B’nai Jeshurun was proud to be part of a robust coalition of environmental justice, labor, and community groups including the New York City Environmental Justice Alliance (NYCEJA), ALIGN: The Alliance for a Greater New York, New York Lawyers for the Public Interest, and the International Brotherhood of Teamsters Joint Council 16 & Local 813.

Community Composting Initiative

NOTE: All NYC residential composting programs, including curbside collection, community drop offs, and GrowNYC drop offs, are suspended until June, 2021. We encourage you to find alternate options and will include information on other composting services here as we receive it. Questions? Email Larissa.

Want to minimize your food waste? Looking for ways reduce your ecological footprint? Start today by taking advantage of our composting initiative! New York City launched a pilot composting program in 2014. Since then, it has expanded to all five boroughs. We have been part of the program since the summer of 2015, composting food scraps from our Lunch Program and our CSA, and are excited to be able to offer the opportunity to the whole community. Our goal is to provide a convenient location to bring household compost and we hope those who are nearby and frequent the building will take advantage of the program.

Collecting Compostables

Step 1: Separate your food scraps, like dinner leftovers, excess food from cooking, or rotten foods. This includes meats, bones, and cheeses: basically anything that used to be alive.

Step 2: Place your scraps into a container. You can keep the container on your counter top, in the refrigerator, or in your freezer to alleviate smells between drop offs.

Step 3: Work it into your routine! Bring your food scraps to the BJ Community House, 270 West 89th Street, whenever you visit. It’s free to BJ members and the local community. Multiple bins are available throughout the building.

Storage Methods

  • BioBag compostable bag
  • Paper bag
  • Resealable plastic zipper storage bags or plastic containers with lids (in the freezer, for transporting purposes only, not compostable)

We are happy to offer free three-gallon countertop bins and bags to those who would like to start collecting at home. Supplies are limited.

Compostable Items

• Food scraps (anything that used to be alive)
• Bread, grains, and pasta
• Coffee grounds with paper filter
• Cheese and all dairy
• Eggshells and eggs
• Fruit (pits, seeds, and shells)
• Meat (including bones)
• Fish
• Vegetables and peels
• Nuts and nutshells
• Flowers and floral trimmings
• Leftovers and spoiled food
• Tea and tea bags
• Food-soiled paper
• Paper napkins, paper towels, paper bags, and tissues

Why Participate?

Benefits of Composting

  • Composting recycles food scraps by adding important nutrients back to the soil and completing the food cycle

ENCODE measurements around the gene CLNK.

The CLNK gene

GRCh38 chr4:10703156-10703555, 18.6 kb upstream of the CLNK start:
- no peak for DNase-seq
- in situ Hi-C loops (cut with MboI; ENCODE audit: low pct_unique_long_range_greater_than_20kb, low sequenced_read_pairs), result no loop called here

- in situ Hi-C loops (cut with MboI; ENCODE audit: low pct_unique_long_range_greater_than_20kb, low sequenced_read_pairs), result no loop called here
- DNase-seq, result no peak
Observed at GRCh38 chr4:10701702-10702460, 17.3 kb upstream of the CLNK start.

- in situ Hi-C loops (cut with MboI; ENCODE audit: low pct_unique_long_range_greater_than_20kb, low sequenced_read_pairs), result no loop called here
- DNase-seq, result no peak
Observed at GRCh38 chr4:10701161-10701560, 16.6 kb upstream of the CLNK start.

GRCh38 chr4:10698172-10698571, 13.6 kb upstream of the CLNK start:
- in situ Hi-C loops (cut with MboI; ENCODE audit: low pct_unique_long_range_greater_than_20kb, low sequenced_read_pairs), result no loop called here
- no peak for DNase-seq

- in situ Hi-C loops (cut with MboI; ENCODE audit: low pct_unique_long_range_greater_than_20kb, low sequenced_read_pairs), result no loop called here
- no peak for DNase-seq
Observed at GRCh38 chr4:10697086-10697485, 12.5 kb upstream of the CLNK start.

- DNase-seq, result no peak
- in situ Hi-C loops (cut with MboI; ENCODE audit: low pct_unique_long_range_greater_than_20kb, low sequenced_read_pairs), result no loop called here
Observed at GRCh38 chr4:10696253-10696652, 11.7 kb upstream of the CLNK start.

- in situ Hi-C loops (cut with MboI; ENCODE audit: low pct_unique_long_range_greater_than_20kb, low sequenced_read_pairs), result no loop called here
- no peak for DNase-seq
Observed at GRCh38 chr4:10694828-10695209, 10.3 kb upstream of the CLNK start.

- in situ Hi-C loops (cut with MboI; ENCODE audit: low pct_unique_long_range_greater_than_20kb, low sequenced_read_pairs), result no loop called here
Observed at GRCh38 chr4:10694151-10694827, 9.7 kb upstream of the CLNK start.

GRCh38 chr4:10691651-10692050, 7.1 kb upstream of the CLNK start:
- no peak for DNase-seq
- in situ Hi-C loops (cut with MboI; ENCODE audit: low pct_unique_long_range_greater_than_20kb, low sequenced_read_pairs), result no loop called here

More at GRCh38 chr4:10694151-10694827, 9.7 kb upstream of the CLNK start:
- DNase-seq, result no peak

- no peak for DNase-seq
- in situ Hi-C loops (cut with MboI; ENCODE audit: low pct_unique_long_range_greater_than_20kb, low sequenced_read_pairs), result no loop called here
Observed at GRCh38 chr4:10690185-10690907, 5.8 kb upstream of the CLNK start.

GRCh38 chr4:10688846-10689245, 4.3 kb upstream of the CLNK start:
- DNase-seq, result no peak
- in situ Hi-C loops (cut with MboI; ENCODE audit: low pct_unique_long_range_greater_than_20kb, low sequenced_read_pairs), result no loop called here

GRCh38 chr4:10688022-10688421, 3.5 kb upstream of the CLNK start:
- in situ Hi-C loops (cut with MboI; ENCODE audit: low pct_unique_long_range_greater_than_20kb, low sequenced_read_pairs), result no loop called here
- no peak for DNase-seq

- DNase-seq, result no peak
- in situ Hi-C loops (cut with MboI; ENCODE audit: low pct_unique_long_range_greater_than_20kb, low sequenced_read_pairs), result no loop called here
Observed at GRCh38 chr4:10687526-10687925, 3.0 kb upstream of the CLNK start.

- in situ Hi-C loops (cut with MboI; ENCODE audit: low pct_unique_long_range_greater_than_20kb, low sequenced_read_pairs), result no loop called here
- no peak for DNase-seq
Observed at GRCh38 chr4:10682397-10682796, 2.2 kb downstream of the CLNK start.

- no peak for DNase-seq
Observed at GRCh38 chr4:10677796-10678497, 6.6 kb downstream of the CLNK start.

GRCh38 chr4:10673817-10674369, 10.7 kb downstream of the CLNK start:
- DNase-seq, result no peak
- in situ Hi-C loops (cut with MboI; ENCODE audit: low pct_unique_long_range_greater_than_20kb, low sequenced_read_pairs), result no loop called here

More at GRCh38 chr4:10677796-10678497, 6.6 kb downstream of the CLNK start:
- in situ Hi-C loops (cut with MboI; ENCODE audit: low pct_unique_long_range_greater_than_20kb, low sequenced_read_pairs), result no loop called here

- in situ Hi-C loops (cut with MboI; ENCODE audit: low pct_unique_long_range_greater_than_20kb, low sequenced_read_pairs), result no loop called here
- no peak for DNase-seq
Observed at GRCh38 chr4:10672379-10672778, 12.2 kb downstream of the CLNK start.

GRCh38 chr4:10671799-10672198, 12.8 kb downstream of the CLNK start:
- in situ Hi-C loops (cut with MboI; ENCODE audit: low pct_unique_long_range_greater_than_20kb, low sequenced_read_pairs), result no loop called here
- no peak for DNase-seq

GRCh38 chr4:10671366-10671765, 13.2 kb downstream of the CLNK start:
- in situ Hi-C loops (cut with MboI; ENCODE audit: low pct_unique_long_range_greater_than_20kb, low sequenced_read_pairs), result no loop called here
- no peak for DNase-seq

• Roughly 29% of household waste is organic and can be composted
  • When you compost you are recycling, diverting waste from overcrowded landfills and reducing greenhouse gases in the atmosphere

Benefits to BJ Members

BJ wants to make it easy for Members to recycle more and waste less by offering this convenient compost drop off program.

The first 20 members to bring in their compost and connect with Larissa will get a free countertop compost collection bin. Others can receive free compostable BioBags.

Achieving Zero Waste for NYC

New York City has set a goal of contributing zero waste to landfills by 2030. There’s no “away” when we throw garbage into a can or litter basket. Trash goes into landfills, where it decomposes—sending methane, carbon dioxide, and toxins into our air, soil, and water. New Yorkers will be protecting our environment more than ever before.

Compost Elsewhere

For those community members who do not live on the Upper West Side, below is a list of greenmarkets that accept compost:

More information on acceptable items and a full list of drop-off locations can be found on the GrowNYC website. GrowNYC markets do not accept meat, fish, or dairy.

Community-Supported Agriculture

NOTE: For financial and logistical reasons, our farmers have made the tough decision to suspend delivery to NYC this season. There may be a possibility of purchasing bulk items from Free Bird Farm later in the season based on how things go over the next few months. If you are interested in potential bulk produce, please email Larissa.

The BJ Hazorim CSA brings healthy local food to our neighborhood, supports local, organic, and regenerative agriculture, builds community, and makes our city a wonderful place to live. We have respect for the cycles, blessings, and benefits of naturally grown food, and we honor ourselves, our farmers, and our farmworkers. We contribute to the fight against hunger by donating our extra food to those in need. We hope that connecting to the land will teach us that joyful and communal eating is a part of healthy living and growing.